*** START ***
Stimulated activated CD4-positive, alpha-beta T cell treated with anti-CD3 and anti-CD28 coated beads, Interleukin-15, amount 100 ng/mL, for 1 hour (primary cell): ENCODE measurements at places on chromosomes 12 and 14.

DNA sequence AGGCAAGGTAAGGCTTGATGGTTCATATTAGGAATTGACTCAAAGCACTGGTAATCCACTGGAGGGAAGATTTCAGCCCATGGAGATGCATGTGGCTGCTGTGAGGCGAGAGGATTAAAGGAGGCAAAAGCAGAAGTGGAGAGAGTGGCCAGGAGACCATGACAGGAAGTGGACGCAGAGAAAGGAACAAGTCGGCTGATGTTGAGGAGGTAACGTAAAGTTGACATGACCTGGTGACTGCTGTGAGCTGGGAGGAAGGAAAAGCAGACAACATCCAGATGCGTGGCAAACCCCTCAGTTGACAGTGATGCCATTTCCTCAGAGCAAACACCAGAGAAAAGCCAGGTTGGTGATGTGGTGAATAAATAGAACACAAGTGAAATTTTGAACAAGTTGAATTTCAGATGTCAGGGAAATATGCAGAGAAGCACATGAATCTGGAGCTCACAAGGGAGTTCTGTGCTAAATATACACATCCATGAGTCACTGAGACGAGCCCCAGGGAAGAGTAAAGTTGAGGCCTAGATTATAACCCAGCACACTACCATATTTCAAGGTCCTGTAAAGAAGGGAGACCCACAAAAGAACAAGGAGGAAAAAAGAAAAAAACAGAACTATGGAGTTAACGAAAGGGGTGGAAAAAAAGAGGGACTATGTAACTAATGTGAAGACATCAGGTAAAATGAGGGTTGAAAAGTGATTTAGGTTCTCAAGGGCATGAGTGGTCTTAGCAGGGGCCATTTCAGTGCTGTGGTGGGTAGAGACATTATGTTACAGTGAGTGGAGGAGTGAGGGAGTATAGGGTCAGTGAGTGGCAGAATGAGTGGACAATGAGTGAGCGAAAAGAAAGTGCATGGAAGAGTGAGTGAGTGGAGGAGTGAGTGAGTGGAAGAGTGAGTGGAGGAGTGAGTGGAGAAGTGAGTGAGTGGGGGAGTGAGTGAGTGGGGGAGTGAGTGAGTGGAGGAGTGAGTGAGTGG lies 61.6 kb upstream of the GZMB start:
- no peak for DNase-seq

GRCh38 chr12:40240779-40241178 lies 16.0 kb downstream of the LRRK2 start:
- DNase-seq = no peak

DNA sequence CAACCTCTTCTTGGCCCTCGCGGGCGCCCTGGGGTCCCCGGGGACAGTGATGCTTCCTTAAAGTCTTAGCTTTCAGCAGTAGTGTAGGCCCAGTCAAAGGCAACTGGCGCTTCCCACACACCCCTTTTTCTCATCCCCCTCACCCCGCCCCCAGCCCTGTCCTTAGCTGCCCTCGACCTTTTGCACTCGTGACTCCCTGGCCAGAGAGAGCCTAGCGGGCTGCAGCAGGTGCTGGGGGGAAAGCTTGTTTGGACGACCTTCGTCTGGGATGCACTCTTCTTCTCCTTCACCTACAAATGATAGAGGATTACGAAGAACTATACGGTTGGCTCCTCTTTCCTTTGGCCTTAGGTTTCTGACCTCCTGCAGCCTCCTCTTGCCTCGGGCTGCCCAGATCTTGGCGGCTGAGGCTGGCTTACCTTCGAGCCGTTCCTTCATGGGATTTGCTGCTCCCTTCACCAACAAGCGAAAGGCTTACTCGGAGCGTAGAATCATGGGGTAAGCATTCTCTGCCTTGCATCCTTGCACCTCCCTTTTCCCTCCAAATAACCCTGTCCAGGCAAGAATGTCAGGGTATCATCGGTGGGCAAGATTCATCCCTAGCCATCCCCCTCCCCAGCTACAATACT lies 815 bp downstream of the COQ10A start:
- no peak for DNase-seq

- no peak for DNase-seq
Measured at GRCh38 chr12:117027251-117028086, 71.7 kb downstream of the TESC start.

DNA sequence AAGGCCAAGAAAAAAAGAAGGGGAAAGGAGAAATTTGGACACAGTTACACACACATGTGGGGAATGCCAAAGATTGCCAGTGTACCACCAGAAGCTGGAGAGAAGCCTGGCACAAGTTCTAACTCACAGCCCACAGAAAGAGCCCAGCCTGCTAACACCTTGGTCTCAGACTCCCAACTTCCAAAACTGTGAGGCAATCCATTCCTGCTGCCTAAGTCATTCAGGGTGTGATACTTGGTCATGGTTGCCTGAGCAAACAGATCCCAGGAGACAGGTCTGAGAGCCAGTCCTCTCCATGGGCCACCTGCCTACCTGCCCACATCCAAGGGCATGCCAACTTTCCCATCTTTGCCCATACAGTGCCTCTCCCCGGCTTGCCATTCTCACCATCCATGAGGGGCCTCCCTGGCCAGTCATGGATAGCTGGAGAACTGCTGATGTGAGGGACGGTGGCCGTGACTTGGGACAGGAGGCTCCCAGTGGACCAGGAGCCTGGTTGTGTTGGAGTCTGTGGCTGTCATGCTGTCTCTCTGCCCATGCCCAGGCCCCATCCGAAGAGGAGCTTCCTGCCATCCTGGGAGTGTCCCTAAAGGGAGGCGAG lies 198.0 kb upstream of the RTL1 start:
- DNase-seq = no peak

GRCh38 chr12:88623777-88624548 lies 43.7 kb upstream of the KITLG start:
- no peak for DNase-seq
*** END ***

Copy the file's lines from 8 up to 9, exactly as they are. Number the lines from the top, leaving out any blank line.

- no peak for DNase-seq
Measured at GRCh38 chr12:117027251-117028086, 71.7 kb downstream of the TESC start.